Networking From Home (NFH)

In the last few weeks, we’ve suddenly found ourselves in a brand new world. Some might rightfully call it a hellscape. In a matter of a few weeks, the economy went from blazing hot to an ice age. Last Friday, the US government carpet bombed the economy with $2.2 Trillion. The day before, 3.2 million people filed for unemployment claims, orders of magnitude the largest number ever. This feels like the warm up. The future’s very uncertain.

This we know – it’s gonna get bad for a while. Probably a big hit not seen since the Great Depression. It may very well make the Great Depression look downright tame and grand. One thing is certain – many, many people will lose their jobs. Some project US unemployment is projected to be 20% to 30%, or much higher. Second quarter 2020 GDP is expected to drop off a cliff. My mind can’t even comprehend those numbers coming on so quickly. How long does the pain continue? Nobody knows. It’s becoming clear we have a Pre-Corona and Post-Corona world.

We’re only starting to understand the impact of novel coronavirus on various aspects of the economy and society. Amidst the fog, one thing that is clear – remote is the new reality. During the pandemic, much of the workforce has gone remote. For many companies that relied upon physical offices, this is a big adjustment, as they are suddenly trying to figure out how to manage employees working from cramped dinner tables or couches. For a few remote-native companies and workers, it’s business as usual.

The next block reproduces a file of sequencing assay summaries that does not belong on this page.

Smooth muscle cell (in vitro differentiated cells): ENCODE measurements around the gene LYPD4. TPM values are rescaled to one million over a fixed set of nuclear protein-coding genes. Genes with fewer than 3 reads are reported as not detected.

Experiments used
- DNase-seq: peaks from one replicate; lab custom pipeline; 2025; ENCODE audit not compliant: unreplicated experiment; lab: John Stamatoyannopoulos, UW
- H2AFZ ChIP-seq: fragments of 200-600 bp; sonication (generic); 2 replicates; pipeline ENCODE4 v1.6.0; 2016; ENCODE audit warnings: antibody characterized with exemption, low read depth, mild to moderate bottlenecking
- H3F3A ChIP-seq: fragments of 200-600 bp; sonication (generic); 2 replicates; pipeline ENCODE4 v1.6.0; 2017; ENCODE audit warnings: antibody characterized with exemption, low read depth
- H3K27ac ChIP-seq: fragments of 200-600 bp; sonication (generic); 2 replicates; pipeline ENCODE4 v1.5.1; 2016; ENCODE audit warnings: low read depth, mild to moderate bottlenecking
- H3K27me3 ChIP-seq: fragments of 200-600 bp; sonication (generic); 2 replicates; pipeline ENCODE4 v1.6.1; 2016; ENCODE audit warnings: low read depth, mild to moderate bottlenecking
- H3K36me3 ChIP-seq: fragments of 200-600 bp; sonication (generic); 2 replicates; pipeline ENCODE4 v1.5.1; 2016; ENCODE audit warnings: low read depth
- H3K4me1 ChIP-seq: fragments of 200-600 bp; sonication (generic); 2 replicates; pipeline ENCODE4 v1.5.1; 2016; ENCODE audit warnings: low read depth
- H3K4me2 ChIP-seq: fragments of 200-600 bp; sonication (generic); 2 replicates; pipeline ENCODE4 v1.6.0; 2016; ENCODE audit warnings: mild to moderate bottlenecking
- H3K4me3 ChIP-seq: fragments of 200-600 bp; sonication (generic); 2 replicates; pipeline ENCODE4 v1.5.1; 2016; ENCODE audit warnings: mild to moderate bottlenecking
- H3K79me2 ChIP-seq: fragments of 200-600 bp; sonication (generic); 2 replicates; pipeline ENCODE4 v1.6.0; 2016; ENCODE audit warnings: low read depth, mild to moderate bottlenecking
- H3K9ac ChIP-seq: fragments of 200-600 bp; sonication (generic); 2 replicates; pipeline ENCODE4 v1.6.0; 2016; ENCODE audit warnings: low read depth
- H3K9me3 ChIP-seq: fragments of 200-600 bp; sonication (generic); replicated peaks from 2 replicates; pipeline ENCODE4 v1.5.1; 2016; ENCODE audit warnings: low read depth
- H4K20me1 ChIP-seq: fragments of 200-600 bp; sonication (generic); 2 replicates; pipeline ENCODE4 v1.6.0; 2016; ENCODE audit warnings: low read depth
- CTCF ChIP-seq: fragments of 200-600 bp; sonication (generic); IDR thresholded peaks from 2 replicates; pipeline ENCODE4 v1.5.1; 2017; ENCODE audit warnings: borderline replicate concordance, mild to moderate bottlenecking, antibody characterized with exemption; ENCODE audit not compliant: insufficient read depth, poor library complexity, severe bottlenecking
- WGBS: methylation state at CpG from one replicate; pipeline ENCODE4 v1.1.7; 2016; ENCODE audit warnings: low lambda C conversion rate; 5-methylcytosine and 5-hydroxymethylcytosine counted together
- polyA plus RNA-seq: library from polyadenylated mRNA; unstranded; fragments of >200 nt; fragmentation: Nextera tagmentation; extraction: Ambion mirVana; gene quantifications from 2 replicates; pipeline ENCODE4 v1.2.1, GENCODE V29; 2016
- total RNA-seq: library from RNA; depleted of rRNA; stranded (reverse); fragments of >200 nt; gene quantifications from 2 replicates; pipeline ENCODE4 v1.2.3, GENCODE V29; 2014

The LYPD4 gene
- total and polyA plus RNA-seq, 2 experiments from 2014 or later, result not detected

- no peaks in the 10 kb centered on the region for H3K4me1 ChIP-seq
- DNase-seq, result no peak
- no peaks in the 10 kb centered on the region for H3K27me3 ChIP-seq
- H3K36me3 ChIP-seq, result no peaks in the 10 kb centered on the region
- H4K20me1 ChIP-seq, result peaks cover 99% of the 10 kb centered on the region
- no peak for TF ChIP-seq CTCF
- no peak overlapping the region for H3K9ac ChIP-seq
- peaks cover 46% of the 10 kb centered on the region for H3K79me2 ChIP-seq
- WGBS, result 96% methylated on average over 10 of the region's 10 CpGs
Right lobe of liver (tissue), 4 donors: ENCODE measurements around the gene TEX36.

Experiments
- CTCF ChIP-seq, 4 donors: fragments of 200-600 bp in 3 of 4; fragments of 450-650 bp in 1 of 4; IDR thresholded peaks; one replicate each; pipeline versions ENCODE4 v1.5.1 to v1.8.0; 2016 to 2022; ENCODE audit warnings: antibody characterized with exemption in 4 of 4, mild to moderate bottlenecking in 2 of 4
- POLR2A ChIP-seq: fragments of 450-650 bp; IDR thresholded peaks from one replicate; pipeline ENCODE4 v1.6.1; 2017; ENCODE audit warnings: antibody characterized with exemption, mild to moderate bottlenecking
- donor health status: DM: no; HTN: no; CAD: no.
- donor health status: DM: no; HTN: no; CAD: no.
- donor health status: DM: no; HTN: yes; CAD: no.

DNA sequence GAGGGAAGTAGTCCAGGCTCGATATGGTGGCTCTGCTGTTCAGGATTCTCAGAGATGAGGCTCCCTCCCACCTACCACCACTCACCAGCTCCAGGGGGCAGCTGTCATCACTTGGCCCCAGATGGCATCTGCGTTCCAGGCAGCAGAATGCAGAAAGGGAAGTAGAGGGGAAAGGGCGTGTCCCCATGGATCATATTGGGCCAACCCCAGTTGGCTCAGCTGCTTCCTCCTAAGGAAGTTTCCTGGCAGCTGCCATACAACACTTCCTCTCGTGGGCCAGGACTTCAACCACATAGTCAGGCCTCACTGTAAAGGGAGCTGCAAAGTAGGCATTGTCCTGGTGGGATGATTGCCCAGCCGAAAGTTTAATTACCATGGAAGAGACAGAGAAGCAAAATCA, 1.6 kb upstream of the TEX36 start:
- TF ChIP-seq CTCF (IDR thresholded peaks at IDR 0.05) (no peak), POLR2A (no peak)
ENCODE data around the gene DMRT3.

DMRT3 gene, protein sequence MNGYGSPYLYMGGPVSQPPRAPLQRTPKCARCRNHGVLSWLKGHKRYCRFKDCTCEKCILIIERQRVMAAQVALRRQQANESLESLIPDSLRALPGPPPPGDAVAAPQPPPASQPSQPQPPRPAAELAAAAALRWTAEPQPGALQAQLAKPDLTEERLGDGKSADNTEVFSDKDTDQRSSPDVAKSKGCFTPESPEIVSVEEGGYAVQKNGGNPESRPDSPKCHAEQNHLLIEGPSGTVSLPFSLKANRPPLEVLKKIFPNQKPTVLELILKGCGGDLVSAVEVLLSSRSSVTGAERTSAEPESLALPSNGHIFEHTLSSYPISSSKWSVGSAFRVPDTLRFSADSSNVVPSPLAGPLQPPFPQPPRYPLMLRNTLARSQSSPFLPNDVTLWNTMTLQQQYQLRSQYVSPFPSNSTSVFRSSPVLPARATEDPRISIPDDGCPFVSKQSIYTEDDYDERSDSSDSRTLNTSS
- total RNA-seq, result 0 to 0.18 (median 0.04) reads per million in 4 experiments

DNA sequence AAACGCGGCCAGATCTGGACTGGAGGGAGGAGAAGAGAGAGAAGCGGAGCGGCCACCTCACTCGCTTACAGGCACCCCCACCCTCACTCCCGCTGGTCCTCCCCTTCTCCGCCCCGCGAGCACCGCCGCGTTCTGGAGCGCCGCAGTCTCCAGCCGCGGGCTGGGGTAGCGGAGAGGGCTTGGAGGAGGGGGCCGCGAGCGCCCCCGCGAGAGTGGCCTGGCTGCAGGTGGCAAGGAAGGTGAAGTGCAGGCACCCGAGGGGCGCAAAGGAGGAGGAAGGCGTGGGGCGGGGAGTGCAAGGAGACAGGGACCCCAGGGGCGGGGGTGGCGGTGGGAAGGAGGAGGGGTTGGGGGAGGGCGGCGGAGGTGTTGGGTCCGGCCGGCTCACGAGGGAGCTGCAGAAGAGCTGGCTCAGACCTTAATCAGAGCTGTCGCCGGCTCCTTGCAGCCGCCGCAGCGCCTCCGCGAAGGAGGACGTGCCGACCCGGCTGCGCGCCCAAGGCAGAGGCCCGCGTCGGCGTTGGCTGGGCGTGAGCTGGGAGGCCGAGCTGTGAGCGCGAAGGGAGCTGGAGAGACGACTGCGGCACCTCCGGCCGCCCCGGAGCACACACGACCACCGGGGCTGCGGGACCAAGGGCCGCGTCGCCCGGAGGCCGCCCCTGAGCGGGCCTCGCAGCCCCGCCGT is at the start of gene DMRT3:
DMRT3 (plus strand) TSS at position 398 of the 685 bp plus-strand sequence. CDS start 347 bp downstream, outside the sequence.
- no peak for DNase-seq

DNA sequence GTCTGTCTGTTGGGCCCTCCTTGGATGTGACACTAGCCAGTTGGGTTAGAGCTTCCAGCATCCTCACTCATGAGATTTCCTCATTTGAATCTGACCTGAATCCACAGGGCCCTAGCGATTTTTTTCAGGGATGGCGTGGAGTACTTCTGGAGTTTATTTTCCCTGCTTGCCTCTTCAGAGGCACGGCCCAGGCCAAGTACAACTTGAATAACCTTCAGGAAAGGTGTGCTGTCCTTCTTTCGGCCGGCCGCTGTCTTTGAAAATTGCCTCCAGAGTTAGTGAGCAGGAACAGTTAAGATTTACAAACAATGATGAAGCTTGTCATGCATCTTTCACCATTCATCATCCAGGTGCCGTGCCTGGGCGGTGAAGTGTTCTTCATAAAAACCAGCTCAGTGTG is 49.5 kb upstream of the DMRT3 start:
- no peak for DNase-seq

For several years, I’ve been involved in the local tech community by helping with various meetups. I attribute much of my personal success to the networks I’ve built through these meetups. As I often tell people who ask me for career advice – invest in your network. Apart from your skills (here I’m assuming you’ve got skills), your network is the next single most important thing.

With in-person events a thing of the past, we’ve been experimenting with video-based virtual meetups and afternoon chats. I’ve gotta say, there are many things I like about this format better than the physical versions. Geographic constraints are gone, so I’m chatting with people all over the globe. This helps make the world feel smaller. We’re all dealing with the same craziness, no matter where we live. Meetups are more efficient – they’re less cliquey, you socialize more, and you don’t have to commute to the event. Plus it’s kind of cool seeing everyone’s home. 

Networking from home is the new thing, and I suggest openly embracing it. This is the perfect opportunity to make new friends and keep ties with old ones. Will you keep your job or land a new one? Who knows. In these uncertain times, it’s best to find communities of people who can help each other out.

I’ve studied the Great Depression in quite a bit of detail. During that time, those who had strong networks were able to find opportunities. Those who went it alone found it very difficult.

The same lessons apply today. Grow your network. Watch each other’s backs. Adapt and figure out how to thrive in whatever comes from the Post-Corona world.

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